?Tributes have poured out from every tributary since Joe Cole announced his retirement from football at the age of 37. A lot of these salutes seemed to, if not in exact name than in nature, feel the need to remind the world just how good Cole was.
This is an intriguing development, because in my mind, how could the world forget? I suppose the answer would be that the Englishman’s so-called ‘peak’ was fleeting, and that the nomadic nature of his final years in football have shrowded the earlier days in dust.
That sentiment makes the upcoming comparison even more intriguing. After all, few man have had such sporting success so late in their careers than Gianfranco Zola. The Italian joined Chelsea on the wrong side of 30, and enjoyed the best spell of his 23-year footballing life.
Indeed, Zola unequivocally made ?Chelsea what they are today – it is hard to imagine Roman Abramovich investing in the club without the exulted thrills and skills of the ‘Little Magician’ delighting the Premier League in the preceding years.
Upon his departure from west London in 2003, the club’s current Assistant Manager was named, in a landslide vote, as their greatest ever player.
So, how could Joe Cole even contend to being a better Chelsea player? Well, to start with, you could argue the Englishman had much more impact on much bigger moments than his counterpart ever did in a blue shirt.
Of course, all of Zola’s contributions eventually had far-reaching consequences, as mentioned, but in the context of the time, few of his greatest actions lead to much – save for the wonderfully dispatched winner in the UEFA Cup Winners’ Cup final.
It goes without saying that Cole was part of a far greater unit in his time at the club, imbued by Abramovich’s millions. What is less spoken of, however, is the midfielder’s part in that team’s triumphs. Obviously, the likes of Didier Drogba, Frank Lampard and John Terry are cherished from this time, and for good reason – they lasted longer than anyone else.
But, apart from Michael Essien (another unsung hero), Cole was the only man to pierce the three-man monopoly that trio had over Chelsea’s Player of the Year award during his time there. He did it in the 2007/08 season, an accolade that would be far more respected had John Terry not slipped in the penalty shootout of the ?Champions League final.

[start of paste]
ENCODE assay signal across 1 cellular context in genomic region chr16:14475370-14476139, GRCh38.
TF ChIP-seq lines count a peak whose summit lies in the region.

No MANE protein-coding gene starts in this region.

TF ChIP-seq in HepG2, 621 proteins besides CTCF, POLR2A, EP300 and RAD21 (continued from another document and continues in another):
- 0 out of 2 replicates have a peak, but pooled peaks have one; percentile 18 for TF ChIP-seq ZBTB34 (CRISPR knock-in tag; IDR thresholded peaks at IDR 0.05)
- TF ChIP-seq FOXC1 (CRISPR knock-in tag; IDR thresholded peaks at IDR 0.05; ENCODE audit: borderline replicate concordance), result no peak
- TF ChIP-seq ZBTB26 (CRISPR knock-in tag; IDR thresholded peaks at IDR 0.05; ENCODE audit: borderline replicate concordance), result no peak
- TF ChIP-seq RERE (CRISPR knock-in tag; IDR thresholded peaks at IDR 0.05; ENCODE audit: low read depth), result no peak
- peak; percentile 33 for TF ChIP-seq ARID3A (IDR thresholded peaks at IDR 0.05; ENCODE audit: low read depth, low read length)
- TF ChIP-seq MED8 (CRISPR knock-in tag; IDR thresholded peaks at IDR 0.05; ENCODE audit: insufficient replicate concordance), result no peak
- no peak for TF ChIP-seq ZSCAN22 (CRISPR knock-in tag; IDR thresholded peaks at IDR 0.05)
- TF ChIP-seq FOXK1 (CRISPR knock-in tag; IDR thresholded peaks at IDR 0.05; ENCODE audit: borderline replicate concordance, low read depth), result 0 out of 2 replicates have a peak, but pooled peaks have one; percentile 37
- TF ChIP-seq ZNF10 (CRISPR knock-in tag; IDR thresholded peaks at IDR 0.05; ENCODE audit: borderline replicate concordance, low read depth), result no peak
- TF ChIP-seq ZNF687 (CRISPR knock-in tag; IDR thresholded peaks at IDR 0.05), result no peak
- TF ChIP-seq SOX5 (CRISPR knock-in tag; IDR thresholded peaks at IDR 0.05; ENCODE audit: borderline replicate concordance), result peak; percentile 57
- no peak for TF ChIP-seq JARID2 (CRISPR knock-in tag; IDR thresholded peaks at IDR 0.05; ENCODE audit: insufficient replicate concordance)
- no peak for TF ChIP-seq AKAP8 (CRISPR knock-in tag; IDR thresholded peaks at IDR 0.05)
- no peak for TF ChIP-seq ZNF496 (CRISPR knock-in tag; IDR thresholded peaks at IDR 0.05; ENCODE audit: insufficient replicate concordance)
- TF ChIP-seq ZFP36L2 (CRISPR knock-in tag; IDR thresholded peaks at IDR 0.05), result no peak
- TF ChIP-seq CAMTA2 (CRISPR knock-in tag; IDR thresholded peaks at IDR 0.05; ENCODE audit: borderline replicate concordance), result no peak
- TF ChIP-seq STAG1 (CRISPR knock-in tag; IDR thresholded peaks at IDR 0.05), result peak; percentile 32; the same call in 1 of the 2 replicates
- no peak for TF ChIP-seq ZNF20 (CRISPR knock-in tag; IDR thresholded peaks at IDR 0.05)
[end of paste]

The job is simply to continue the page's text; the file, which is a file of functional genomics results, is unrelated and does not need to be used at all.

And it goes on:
Had that not happened, Cole’s name would forever have been held alongside what would’ve been the greatest season in the club’s history.
It wasn’t just that year, though. Whilst Frank Lampard would reap the plaudits (and thus individual awards) for the back to back title wins of 2004/05 and 2005/06, it’s hard to think of an attacking presence more crucial than Cole, besides Lampard.
The infamous score against ?Manchester United that sealed the latter title will live long in the memory, and encapsulated everything the team, and by proxy the diminutive playmaker, was about that season.
Zola’s enduring reverence from within the terraces clearly shows his efforts were not in vain. The Italian’s impact will never be forgotten, and it would be foolish to suggest that, man to man, Cole was a ‘better’ player.
But would you rather lay the foundations for success or reap the rewards? Zola’s legacy needs no protecting. He will alway be remembered for being what he was – a legend. But it is the Coles of this world that need upholding.
Thankfully, he is also propped up by a trophy cabinet that his predecessor could only dream of.
It is apt at this juncture point out that the former West Ham man was effectively brought in as Zola’s replacement joining in that same summer of 2003, for £6.6m. The price tag is crucial, because following the Italian’s exit, he was vociferous about the dangers of buying your way to glory, and it’s inability to guarantee success.
In this sense, Cole’s prosperity at Chelsea taught the club a valuable lesson about player value, especially when paralleled with the man he was unveiled alongside, Juan Sebastian Veron.
The paradigms for how a player’s time is evaluated at a club is clearly subjective. But for me, Cole’s exploits, under the the constant pressure of replacing a man like Zola, and the resulting trophies he garnered, make him a greater Chelsea player than his predecessor ever was.